Bass was born into a family with deep musical roots. Her mother was gospel singer Martha Bass, one of the Clara Ward Singers. Her younger brother, David Peaston, had a string of R&B hits in the 1980s and 1990s. Peaston died in February at age 54.
Bass was 72 had died from complications of a heart attack she suffered some three weeks ago.
Although many Montessori ideas have been influential on education, especially through the constructivist theories of Jean Piaget, and have been used in public education, I am totally opposed to those schools receiving any kind of taxpayer money. Ditto for Waldorf schools. That's because their theories are completely at odds with what the "reformers" demand of public education students. If Waldorf kids, who typically aren't taught reading until second or even third grade, can't possibly do well on the standardized tests required of Title I students in kindergarten, first, or second grade, why should those schools receive ANY taxpayer funds at all?
Of course I am totally opposed to the very idea of charter schools, but the idea schools like those would not even be held to the same standards galls me.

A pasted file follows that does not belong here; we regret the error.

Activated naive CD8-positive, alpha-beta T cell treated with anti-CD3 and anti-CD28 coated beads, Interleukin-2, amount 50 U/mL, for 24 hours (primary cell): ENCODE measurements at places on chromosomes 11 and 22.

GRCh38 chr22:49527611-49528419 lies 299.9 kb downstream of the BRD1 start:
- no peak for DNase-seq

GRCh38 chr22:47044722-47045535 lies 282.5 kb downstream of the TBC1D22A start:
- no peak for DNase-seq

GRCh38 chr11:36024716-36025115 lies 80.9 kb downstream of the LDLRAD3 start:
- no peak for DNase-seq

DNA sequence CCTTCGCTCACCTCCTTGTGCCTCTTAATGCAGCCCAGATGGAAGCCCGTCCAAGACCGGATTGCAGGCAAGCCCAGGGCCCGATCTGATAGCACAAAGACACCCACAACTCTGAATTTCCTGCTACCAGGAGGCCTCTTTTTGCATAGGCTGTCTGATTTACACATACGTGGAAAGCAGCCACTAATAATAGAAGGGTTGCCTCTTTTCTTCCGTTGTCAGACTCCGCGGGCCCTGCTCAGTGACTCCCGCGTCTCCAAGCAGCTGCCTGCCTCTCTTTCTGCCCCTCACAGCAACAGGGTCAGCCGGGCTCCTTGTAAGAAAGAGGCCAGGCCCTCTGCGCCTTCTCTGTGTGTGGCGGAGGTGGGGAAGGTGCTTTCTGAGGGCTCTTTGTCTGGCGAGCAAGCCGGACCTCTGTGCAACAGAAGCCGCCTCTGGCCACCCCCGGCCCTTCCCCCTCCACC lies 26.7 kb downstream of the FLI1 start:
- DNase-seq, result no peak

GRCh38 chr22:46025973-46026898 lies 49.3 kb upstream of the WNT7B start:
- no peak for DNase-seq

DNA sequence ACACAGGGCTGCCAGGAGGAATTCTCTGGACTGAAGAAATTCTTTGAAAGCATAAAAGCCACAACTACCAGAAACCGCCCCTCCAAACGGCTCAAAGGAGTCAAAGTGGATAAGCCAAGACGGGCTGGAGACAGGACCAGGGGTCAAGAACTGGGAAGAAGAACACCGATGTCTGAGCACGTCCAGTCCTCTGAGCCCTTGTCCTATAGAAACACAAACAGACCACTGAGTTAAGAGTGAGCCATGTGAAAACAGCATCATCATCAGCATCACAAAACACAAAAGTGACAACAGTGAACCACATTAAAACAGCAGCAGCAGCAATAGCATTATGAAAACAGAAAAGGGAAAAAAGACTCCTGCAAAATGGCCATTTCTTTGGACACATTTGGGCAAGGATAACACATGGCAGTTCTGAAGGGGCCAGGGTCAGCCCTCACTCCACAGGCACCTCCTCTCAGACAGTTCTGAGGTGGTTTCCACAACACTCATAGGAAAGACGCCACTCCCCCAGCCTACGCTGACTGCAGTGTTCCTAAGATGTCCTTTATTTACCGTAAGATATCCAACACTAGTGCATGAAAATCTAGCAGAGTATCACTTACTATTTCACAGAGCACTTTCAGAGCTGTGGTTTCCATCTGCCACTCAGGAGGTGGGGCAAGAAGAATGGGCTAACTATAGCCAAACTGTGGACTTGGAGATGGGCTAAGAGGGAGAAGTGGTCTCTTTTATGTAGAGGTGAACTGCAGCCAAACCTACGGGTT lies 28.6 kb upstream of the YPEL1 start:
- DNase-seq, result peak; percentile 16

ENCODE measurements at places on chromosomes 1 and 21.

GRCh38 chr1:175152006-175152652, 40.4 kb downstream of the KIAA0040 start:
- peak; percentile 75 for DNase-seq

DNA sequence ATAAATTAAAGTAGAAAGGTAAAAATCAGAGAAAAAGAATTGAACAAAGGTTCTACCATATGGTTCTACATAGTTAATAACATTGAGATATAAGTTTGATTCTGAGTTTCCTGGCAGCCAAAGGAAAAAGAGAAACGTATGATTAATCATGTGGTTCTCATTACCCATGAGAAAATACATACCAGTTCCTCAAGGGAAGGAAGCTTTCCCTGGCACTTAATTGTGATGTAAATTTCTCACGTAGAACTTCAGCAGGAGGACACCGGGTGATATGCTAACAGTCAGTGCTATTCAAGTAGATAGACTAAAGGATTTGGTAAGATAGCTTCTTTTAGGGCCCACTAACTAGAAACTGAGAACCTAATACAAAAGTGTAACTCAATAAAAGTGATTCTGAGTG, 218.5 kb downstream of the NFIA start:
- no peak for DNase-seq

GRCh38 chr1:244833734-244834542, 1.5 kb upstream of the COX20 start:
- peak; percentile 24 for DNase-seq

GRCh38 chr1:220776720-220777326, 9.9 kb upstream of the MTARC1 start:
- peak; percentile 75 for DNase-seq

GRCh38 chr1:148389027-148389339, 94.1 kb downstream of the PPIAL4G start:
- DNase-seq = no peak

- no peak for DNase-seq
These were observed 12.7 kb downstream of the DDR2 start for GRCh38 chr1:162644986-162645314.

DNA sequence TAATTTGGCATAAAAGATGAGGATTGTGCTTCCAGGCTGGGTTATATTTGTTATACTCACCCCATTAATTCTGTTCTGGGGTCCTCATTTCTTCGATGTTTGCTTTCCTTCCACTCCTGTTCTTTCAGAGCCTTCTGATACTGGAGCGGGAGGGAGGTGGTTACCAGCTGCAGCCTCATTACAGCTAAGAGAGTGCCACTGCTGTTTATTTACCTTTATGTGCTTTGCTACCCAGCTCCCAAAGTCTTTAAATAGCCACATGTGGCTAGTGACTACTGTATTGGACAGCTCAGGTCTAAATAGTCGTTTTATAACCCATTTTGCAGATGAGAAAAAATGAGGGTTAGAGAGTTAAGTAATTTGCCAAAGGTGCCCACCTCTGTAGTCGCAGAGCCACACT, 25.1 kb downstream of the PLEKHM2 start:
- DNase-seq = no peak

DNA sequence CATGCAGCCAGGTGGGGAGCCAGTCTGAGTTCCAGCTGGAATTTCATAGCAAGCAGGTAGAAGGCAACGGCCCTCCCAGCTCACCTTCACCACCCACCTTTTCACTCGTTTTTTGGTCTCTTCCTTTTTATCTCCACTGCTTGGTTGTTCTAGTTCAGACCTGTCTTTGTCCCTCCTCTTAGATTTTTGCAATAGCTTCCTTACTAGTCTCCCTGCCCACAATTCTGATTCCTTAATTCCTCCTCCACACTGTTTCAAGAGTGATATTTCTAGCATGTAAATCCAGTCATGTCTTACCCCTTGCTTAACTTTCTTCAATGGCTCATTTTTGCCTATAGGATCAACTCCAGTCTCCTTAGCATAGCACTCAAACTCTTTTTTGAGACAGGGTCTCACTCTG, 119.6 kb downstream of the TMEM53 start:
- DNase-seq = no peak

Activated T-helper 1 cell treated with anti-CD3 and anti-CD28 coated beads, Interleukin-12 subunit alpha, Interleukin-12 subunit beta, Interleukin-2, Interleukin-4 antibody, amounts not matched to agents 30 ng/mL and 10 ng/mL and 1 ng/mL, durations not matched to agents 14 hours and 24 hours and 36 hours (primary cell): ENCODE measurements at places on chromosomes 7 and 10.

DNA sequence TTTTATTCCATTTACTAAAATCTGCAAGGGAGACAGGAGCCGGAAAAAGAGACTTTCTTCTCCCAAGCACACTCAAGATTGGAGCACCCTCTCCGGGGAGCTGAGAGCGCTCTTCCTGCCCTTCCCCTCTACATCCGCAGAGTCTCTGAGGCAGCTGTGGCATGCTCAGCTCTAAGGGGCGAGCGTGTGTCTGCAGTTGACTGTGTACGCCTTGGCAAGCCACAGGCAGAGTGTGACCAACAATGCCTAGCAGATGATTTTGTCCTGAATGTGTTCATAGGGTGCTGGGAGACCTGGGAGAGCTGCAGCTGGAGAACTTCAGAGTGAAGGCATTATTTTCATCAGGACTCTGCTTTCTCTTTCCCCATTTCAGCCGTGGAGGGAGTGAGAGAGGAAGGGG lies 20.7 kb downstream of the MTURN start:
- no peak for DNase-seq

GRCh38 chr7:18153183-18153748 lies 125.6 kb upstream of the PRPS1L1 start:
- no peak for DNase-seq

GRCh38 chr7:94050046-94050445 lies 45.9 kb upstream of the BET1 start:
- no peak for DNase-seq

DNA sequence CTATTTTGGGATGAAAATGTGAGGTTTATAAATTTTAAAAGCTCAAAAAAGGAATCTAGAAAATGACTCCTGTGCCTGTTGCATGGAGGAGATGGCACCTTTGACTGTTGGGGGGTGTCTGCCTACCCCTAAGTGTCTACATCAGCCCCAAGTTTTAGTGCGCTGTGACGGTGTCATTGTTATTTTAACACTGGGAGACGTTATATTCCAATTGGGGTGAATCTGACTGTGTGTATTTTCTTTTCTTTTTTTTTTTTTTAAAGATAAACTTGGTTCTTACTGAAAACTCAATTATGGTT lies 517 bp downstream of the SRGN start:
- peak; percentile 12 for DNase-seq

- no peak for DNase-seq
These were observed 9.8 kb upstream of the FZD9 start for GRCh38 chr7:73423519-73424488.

Anyway, here is a piece from the Atlantic about Montessori schools and current controversies.
In the U.S., Montessori has two major accrediting bodies that, together, accredit or affiliate with around 4,000 schools. The first -- Association Montessori Internationale (AMI) -- was founded by Maria Montessori in 1929 in order to perpetuate her own work. Montessori started her first school, the Casa dei Bambini, in a Rome tenement in 1907. Over time, she developed a comprehensive system for teaching children through middle school, and left notes that suggested a way to adapt her ideas at a high-school level. Montessori subscribed to constructivism, a theory of education that says students do better if we let them piece together how the world works by moving through it themselves than if we deliver knowledge top-down.
The writer seems to be unaware of how much influence constructivism has had in public education. "Hands-on" science and math are outgrowths of this.
Another obituary: Norman Schwarzkopf of Desert Storm fame has died at the age of 78. He died from complications of pneumonia:
The seemingly no-nonsense Desert Storm commander's reputed temper with aides and subordinates supposedly earned him that rough-and-ready moniker. But others around the general, who died Thursday in Tampa, Fla., at age 78 from complications from pneumonia, knew him as a friendly, talkative and even jovial figure who preferred the somewhat milder sobriquet given by his troops: "The Bear."
That one perhaps suited him better later in his life, when he supported various national causes and children's charities while eschewing the spotlight and resisting efforts to draft him to run for political office.
He lived out a quiet retirement in Tampa, where he'd served his last military assignment and where an elementary school bearing his name is testament to his standing in the community.